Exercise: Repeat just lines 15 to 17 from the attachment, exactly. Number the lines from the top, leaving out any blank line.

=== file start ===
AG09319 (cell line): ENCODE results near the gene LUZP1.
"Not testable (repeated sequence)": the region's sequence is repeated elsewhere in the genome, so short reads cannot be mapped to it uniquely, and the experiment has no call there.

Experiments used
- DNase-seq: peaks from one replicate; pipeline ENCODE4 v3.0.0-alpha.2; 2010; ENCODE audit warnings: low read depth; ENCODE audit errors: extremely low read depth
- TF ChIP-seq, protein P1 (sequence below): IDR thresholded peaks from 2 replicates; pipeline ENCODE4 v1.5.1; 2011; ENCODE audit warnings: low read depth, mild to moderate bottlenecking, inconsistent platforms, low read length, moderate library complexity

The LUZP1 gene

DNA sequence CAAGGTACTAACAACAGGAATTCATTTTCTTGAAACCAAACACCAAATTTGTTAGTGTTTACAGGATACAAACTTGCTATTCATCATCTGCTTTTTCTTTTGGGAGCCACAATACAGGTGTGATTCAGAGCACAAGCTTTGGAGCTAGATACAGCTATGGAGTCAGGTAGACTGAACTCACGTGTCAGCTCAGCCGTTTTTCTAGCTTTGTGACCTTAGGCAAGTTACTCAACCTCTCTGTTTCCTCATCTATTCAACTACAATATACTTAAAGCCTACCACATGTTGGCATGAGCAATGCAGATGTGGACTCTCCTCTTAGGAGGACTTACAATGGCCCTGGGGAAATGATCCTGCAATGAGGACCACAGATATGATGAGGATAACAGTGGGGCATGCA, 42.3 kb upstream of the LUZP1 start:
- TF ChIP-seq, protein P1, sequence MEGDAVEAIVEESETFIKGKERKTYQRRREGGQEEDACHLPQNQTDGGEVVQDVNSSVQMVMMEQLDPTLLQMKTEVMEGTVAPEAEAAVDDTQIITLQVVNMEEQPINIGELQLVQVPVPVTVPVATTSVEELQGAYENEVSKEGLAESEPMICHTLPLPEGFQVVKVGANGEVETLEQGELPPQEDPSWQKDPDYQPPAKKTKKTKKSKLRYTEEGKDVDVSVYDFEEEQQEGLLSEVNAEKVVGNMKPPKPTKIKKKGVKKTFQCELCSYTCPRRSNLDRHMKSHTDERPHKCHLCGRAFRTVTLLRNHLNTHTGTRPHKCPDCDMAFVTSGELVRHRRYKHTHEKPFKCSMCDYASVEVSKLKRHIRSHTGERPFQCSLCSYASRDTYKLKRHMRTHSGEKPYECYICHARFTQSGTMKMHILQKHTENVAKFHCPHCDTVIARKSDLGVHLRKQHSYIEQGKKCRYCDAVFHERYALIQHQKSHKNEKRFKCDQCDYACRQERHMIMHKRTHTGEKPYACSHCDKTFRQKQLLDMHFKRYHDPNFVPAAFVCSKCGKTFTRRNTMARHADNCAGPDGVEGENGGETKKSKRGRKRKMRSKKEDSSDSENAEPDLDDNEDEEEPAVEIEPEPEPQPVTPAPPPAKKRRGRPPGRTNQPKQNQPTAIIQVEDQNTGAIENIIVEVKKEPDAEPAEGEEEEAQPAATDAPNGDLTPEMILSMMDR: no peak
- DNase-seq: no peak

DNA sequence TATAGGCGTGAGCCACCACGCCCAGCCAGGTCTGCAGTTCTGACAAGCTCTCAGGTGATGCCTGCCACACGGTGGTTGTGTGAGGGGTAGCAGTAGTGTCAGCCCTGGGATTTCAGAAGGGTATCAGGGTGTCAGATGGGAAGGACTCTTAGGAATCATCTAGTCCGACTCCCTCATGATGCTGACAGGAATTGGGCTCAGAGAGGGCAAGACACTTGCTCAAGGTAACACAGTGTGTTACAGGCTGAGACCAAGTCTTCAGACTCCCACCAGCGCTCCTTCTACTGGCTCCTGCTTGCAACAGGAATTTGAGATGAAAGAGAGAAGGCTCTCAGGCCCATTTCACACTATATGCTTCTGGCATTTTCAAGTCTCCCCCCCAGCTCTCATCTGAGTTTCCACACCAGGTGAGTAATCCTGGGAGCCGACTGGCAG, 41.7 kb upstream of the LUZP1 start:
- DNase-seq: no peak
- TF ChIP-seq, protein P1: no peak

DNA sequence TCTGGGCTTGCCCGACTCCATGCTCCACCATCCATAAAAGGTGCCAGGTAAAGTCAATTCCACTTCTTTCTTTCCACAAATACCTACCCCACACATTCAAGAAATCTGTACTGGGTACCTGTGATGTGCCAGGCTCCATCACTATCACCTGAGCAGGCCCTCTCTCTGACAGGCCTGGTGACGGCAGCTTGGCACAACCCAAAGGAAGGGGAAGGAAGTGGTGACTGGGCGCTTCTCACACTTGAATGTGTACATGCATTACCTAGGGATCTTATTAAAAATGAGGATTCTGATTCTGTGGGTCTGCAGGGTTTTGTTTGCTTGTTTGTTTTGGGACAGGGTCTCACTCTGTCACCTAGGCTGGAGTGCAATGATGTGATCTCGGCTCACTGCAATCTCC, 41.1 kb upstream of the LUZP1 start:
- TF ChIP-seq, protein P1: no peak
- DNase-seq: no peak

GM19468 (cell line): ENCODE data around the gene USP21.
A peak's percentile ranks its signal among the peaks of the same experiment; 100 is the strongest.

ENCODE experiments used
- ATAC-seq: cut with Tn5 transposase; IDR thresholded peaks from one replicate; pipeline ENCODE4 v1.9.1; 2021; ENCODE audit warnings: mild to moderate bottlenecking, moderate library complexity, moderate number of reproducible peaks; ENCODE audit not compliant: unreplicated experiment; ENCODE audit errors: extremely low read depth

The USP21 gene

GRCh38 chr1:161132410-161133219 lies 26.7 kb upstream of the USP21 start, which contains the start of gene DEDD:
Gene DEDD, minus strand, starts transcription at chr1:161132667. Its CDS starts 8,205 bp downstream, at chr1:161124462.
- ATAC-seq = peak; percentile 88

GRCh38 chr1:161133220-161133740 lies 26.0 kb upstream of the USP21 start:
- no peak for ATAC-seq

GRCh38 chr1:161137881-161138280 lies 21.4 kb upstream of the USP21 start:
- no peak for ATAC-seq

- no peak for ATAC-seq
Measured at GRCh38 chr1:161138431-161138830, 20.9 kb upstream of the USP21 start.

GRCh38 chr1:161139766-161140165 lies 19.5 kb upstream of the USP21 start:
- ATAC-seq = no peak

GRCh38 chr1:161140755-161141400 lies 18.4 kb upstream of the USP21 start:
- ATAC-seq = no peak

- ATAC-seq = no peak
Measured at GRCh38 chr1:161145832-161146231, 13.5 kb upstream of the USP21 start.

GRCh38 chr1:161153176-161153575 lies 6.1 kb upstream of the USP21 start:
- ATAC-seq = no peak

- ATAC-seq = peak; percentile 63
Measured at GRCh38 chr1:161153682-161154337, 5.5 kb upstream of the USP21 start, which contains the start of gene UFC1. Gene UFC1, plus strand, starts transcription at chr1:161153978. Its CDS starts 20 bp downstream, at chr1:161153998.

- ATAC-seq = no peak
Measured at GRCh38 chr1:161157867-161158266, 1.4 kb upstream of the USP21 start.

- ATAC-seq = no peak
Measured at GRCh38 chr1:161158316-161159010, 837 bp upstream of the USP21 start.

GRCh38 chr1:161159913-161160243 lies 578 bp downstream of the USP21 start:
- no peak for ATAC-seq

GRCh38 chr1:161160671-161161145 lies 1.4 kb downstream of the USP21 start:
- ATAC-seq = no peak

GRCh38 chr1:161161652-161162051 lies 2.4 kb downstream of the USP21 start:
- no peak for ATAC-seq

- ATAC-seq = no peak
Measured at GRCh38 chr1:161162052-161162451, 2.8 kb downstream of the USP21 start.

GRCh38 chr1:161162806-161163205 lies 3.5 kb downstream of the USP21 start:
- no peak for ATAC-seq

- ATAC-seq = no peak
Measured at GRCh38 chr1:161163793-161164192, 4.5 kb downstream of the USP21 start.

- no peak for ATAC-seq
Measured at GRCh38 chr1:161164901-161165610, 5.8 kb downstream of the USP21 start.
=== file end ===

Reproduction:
- DNase-seq: no peak

GM19468 (cell line): ENCODE data around the gene USP21.
A peak's percentile ranks its signal among the peaks of the same experiment; 100 is the strongest.